In 2000 traditionalist Catholic Thomas Fleming described its use against traditional values:

Leo Strauss called it the reductio ad Hitlerum. If Hitler liked neoclassical art, that means that classicism in every form is Nazi; if Hitler wanted to strengthen the German family, that makes the traditional family (and its defenders) Nazi; if Hitler spoke of the "nation" or the "folk," then any invocation of nationality, ethnicity, or even folkishness is Nazi ...[5]

Real-world use

  • Professor Michael André Bernstein alleged Reductio ad Hitlerum in a full-page advertisement placed in The New York Times in 1991, by the Lubavitch community, following the Crown Heights Riot, under the heading "This Year Kristallnacht Took Place on August 19th Right Here in Crown Heights." Henry Schwarzschild, who had witnessed Kristallnacht, wrote to the New York Times that "however ugly were the anti-Semitic slogans and the assaultive behavior of people in the streets [during the Crown Heights riots]... one thing that clearly did not take place was a Kristallnacht."[6]
  • In 2004 Intergovernmental Panel on Climate Change chairman, Dr. Rajendra Pachauri, was quoted in Jyllandposten saying of global warming-skeptic Bjørn Lomborg “What is the difference between Lomborg’s view of humanity and Hitler’s?”, and “If you were to accept Lomborg’s way of thinking, then maybe what Hitler did was the right thing.” Lomborg had followed the consensus practice of economists in applying a discount to present costs for future benefits, and comparing the range of out-comes with other world problems alongside climate change.[7]
  • In the 2008 documentary film Expelled: No Intelligence Allowed, Ben Stein alleged that acceptance of the philosophy of materialism underlying Darwinian evolution as a scientific theory was integral to the platform of Nazism - a point he illustrated by the juxtaposition of images of evolutionary biologists and Nazis.[8][9][10]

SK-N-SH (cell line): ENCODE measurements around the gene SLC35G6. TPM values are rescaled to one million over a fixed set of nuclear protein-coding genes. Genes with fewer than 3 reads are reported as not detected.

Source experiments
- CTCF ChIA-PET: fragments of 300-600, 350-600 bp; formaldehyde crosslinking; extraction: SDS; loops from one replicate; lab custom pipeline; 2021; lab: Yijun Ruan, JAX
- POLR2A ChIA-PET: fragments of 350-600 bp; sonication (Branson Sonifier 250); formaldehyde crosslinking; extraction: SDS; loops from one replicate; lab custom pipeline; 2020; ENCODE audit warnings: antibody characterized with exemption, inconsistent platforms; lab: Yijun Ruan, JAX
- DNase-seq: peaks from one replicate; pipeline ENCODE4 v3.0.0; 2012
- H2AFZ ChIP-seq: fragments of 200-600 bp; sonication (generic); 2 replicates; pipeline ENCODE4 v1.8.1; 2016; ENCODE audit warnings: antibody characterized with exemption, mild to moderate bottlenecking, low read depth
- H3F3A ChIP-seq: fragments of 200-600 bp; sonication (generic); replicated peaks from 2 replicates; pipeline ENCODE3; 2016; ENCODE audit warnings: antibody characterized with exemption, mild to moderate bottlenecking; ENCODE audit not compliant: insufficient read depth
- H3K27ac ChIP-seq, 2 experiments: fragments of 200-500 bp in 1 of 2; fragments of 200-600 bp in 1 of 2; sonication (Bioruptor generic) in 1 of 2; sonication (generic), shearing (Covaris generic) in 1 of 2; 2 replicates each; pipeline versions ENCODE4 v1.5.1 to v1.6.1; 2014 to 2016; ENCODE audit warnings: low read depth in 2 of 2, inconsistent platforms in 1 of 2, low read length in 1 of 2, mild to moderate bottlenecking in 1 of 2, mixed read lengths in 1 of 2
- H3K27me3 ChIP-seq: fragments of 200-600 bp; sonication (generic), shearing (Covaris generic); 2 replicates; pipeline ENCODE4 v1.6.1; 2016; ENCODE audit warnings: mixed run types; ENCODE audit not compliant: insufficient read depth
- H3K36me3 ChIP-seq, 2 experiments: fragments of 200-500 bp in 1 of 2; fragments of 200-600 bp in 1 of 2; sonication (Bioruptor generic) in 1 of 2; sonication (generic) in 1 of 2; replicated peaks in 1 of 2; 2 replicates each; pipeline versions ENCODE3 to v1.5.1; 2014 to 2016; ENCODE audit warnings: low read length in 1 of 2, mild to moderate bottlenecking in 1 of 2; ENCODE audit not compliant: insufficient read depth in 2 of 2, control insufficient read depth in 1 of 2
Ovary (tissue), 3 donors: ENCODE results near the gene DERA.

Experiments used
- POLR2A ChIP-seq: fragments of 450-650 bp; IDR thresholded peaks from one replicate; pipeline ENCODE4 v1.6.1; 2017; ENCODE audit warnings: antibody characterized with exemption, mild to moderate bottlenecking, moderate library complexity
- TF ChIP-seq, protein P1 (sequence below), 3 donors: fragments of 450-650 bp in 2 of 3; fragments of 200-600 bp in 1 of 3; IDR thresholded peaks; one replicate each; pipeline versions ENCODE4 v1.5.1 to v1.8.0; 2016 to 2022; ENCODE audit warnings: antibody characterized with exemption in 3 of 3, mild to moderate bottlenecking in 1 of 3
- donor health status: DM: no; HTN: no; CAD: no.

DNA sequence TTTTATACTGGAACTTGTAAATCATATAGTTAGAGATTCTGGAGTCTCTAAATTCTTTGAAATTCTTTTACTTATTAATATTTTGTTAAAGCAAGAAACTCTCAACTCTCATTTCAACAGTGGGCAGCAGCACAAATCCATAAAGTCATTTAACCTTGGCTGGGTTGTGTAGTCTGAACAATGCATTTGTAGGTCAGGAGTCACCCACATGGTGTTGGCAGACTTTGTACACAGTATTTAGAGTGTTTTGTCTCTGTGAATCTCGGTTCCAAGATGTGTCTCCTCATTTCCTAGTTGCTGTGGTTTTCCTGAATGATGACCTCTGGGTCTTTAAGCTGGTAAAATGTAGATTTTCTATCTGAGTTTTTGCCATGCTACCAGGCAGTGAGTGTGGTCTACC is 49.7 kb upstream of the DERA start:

• In 2011 Stephen Schwarzman, the chairman of the Blackstone Group, compared the American Jobs Act to Hitler's invasion of Poland.[27]

See also

References

  1. ^ a b c Curtis, Gary N. (2004). "Logical Fallacy: The Hitler Card". Fallacy Files. http://www.fallacyfiles.org/adnazium.html. Retrieved 2007-10-08. 
  2. ^ Curtis, Gary N. (2004). "Logical Fallacy: Guilt by Association". Fallacy Files. http://www.fallacyfiles.org/guiltbya.html. Retrieved 2007-10-08. 
  3. ^ Tobin, Paul N. (2004). "Hitler, Stalin and Atheism". Rejection of Pascal's Wager: A Skeptic's Guide to Christianity. Archived from the original on 2007-10-14. http://web.archive.org/web/20071014203900/http://www.geocities.com/paulntobin/hitlerstalin.html. Retrieved 2007-11-24. 
  4. ^ "Natural Right and History". University of Oklahoma. 2008. http://www.ou.edu/cas/psc/bookstrauss.htm. Retrieved 2008-08-11. 
  5. ^ Thomas Fleming, editor, Chronicles (Rockford, Illinois), May 2000, p. 11.
  6. ^ "Foregone Conclusions". Escholarship.org. http://www.escholarship.org/editions/view?docId=ft3x0nb2ns. Retrieved 2011-07-07.